One of the joys in life is getting to do things with your computer.  You might be a social butterfly and spend all your time tweeting about how your Facebook page absolutely trashes that MySpace coverage of LinkedIn.  You might be exercising your photo and captioning skills for that one perfect photo.  You might be setting up a spreadsheet to figure out gear ratios.


No matter what you want to do, you don’t want to be dealing with the plumbing behind the scenes.  Here’s one thing you can do to help that along.  Set your DNS and don’t worry about it.

Oh (you say), which DNS service should I use?  I gave you a couple ideas not long ago, but now we can be scientificker.  Steve Gibson has written a cool utility that will go knock on the doors of several DNS providers, and tell you which one works the best.  Steve G writes great, small utilities in assembler.  He writes real close to the metal, so these things are dinky (this one is 150K) and fast.

Download it, run the test, and see who’s the fastest.  It will take a couple minutes to run.  The red bar is the cached lookup – checking out something the DNS provider already knows about.  The green bar is an uncached lookup, where the provider has to go look deeper.  The blue bar is going out to that provider’s dotcom provider for more info.  In all cases, shorter bars are better.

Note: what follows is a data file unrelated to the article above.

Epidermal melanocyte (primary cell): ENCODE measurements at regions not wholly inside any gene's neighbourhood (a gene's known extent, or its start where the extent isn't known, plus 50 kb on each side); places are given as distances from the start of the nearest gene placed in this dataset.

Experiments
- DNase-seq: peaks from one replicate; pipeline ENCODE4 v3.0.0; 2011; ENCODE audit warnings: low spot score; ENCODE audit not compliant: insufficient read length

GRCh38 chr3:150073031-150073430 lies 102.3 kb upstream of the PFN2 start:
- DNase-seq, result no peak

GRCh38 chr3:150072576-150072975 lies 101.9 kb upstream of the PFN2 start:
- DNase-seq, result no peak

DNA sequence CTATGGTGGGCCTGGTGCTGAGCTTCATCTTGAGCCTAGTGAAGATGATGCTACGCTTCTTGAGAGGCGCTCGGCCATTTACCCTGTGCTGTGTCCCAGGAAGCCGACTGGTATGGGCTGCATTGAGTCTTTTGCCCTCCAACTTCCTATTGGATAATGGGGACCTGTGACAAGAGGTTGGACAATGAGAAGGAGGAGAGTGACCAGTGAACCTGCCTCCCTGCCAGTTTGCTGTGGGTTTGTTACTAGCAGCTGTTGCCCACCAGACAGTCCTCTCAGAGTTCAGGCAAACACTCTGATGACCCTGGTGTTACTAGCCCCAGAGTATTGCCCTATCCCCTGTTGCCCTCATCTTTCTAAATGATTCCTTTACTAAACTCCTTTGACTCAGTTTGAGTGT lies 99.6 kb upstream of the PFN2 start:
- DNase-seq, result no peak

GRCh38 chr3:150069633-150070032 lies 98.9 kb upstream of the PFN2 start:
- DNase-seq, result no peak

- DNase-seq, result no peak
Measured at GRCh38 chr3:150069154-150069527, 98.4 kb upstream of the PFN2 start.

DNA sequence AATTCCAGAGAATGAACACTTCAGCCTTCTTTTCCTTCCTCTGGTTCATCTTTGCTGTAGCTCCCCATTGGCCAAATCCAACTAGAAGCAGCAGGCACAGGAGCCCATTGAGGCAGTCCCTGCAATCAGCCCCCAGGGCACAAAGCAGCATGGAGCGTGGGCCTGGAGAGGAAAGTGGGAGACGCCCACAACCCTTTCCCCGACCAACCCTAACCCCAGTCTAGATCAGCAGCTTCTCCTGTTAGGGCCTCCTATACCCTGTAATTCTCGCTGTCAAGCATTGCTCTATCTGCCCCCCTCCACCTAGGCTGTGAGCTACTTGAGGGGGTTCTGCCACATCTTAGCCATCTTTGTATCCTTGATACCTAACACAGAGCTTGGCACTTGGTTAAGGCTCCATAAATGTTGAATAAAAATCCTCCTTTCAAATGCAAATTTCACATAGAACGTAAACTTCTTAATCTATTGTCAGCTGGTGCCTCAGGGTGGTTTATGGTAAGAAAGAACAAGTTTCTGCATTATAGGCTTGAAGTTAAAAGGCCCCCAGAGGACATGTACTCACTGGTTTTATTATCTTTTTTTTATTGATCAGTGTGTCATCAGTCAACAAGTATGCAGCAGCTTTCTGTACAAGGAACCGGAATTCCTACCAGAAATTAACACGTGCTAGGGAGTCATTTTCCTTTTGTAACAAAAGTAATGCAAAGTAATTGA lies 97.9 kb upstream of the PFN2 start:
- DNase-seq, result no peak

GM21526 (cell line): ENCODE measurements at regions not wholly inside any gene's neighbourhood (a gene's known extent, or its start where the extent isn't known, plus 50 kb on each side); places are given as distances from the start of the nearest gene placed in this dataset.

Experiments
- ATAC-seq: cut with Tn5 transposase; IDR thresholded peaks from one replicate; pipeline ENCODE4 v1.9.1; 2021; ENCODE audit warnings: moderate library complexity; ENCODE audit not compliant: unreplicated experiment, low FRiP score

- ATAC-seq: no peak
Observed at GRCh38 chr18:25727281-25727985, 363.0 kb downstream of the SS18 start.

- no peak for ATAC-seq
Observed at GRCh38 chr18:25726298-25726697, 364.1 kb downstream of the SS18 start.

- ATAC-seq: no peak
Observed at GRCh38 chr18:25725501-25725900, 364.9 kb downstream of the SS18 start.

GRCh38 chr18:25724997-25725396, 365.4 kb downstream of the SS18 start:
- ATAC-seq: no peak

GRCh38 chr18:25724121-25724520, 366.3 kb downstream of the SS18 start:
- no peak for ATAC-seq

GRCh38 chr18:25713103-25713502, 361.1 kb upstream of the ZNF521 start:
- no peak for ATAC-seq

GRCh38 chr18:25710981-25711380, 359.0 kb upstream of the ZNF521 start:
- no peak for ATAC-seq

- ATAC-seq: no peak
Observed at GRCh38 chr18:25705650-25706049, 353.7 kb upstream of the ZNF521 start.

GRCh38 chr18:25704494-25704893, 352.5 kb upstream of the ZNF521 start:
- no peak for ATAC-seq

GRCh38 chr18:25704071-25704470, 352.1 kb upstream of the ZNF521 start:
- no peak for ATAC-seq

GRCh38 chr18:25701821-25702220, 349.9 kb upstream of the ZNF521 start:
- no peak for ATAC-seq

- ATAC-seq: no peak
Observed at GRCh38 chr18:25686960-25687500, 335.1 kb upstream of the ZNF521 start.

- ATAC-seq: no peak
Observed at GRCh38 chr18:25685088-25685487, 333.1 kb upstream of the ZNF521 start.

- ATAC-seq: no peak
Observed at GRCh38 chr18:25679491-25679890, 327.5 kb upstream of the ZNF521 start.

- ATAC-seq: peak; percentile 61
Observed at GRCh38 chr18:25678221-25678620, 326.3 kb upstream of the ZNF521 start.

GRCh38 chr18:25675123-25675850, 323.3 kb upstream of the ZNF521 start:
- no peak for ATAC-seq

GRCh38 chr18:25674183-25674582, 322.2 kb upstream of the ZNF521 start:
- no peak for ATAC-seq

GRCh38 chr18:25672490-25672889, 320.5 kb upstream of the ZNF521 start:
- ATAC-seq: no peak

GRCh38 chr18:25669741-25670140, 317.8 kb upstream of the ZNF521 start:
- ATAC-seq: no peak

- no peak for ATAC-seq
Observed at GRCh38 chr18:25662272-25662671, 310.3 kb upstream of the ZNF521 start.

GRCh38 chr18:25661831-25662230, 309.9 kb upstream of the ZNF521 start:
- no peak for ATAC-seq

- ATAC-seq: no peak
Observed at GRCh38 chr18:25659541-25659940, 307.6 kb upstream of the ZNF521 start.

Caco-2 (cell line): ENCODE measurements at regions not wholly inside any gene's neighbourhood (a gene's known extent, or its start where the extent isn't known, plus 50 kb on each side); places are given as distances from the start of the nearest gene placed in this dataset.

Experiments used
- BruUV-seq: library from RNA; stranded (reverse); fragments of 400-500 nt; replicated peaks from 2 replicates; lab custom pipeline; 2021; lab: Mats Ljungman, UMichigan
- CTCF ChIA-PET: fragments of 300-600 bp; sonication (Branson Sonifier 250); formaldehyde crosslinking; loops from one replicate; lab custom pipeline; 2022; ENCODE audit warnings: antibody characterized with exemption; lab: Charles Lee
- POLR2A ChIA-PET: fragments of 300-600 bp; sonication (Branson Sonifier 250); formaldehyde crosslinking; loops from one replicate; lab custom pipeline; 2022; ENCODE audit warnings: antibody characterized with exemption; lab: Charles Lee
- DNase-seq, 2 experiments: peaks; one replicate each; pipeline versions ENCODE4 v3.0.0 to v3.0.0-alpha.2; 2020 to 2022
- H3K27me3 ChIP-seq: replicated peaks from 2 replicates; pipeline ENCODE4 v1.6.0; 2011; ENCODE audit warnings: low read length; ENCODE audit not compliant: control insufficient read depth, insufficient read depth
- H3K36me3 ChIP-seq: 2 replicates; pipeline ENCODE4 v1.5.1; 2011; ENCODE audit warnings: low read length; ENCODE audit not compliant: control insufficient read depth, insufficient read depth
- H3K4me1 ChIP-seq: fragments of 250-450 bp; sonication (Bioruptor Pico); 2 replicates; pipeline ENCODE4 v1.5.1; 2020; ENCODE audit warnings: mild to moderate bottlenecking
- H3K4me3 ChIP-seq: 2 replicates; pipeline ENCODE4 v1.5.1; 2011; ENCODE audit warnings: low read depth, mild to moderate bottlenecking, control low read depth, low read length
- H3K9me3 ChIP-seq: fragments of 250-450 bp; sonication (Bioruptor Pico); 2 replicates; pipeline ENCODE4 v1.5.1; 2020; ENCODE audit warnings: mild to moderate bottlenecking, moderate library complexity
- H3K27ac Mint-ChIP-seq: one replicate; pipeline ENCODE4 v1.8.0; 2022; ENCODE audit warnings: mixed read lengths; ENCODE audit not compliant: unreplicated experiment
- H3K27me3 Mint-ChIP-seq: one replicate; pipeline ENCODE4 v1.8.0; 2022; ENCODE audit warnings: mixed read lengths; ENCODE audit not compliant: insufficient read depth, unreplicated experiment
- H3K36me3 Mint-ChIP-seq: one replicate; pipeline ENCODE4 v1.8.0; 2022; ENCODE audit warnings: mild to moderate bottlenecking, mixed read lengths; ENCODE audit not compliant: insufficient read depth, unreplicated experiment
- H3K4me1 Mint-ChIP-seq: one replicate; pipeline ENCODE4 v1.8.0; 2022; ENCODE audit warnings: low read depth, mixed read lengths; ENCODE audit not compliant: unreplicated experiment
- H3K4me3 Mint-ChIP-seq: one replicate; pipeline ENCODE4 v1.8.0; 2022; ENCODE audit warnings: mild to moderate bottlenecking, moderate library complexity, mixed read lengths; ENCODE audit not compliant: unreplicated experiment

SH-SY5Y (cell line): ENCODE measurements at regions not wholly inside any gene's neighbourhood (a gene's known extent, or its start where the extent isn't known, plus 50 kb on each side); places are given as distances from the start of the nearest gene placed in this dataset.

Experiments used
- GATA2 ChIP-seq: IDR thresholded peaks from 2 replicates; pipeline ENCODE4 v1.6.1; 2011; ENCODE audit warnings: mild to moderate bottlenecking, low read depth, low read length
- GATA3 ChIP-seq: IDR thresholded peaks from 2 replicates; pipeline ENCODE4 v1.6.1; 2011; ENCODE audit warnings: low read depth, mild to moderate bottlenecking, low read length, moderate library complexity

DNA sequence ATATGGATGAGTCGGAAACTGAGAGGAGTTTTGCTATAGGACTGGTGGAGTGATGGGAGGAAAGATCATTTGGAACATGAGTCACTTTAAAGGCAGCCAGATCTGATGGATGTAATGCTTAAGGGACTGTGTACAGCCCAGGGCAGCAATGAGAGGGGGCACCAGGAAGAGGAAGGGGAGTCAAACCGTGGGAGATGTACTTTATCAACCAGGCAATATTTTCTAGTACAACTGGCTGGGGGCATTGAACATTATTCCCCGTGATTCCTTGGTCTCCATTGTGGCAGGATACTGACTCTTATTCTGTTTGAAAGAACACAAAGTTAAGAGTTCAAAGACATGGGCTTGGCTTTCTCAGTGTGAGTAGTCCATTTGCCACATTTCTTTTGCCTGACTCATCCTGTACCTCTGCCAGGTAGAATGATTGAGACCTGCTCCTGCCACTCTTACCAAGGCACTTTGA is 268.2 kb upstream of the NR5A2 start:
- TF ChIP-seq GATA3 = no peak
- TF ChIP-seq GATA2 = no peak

The program defaults to showing you response time (the pretty bars).  You can switch back to the Name tab to see who’s doing well.  And you can check on their Conclusions page to see the recommendation from the program.  All tabs are clickable – it doesn’t forget the information until you close the program.  Interestingly, for me, the number 3 provider is from the same company as the very bottom-performing provider.  Not sure if something is very wrong with that one, but I was surprised.

So you makes your choice and makes your changes.  For me, this time, OpenDNS came out above Google.  Not by a lot, but both OpenDNS entries scored better than either Google provider.  Now understand, we’re talking hundredths or thousandths of a second.  Either one would do fine.  I’m going to stick with OpenDNS for now.

For actually making the change, use Microsoft’s write-up, or one with a picture here.  Write down your original settings in case you want to go back.

And then forget it!  Unless you make a drastically, intentionally wrong choice for your DNS provider, it will crank along happily in the background, freeing you up to design the perfect Christmas guitar cupcake cake.   And a big Oh Oh Oh to you, too!

(Thanks to Dave Farquhar for the DNS utility tip.  He had nothing to do with the failures.)